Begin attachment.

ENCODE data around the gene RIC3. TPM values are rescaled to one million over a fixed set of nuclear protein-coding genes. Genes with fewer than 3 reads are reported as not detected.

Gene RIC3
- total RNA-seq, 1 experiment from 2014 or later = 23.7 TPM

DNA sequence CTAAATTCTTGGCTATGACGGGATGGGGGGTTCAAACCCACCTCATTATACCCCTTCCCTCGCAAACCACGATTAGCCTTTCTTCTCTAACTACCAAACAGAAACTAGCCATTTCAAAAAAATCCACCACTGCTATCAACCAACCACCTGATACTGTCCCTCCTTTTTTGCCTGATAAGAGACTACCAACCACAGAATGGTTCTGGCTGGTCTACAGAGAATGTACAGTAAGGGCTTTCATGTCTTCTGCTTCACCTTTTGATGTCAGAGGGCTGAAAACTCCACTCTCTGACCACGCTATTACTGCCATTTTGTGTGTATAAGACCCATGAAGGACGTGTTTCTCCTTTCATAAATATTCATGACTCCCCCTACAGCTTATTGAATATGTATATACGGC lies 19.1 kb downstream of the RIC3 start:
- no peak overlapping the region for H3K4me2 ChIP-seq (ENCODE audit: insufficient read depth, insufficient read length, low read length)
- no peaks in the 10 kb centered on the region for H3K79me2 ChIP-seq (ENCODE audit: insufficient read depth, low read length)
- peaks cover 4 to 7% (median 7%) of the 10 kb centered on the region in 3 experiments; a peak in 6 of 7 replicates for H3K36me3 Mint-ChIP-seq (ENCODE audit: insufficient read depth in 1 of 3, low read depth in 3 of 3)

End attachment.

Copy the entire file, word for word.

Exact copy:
ENCODE data around the gene RIC3. TPM values are rescaled to one million over a fixed set of nuclear protein-coding genes. Genes with fewer than 3 reads are reported as not detected.

Gene RIC3
- total RNA-seq, 1 experiment from 2014 or later = 23.7 TPM

DNA sequence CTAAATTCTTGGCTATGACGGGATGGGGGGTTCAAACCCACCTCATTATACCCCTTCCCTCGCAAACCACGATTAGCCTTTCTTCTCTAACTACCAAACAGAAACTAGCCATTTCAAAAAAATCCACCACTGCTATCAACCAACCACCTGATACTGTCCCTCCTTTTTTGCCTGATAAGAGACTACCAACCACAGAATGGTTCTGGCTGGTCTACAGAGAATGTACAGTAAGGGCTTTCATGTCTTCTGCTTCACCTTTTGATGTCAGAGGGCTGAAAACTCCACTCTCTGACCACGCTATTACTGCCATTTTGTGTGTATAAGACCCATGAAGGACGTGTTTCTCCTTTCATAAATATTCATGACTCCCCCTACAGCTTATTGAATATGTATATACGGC lies 19.1 kb downstream of the RIC3 start:
- no peak overlapping the region for H3K4me2 ChIP-seq (ENCODE audit: insufficient read depth, insufficient read length, low read length)
- no peaks in the 10 kb centered on the region for H3K79me2 ChIP-seq (ENCODE audit: insufficient read depth, low read length)
- peaks cover 4 to 7% (median 7%) of the 10 kb centered on the region in 3 experiments; a peak in 6 of 7 replicates for H3K36me3 Mint-ChIP-seq (ENCODE audit: insufficient read depth in 1 of 3, low read depth in 3 of 3)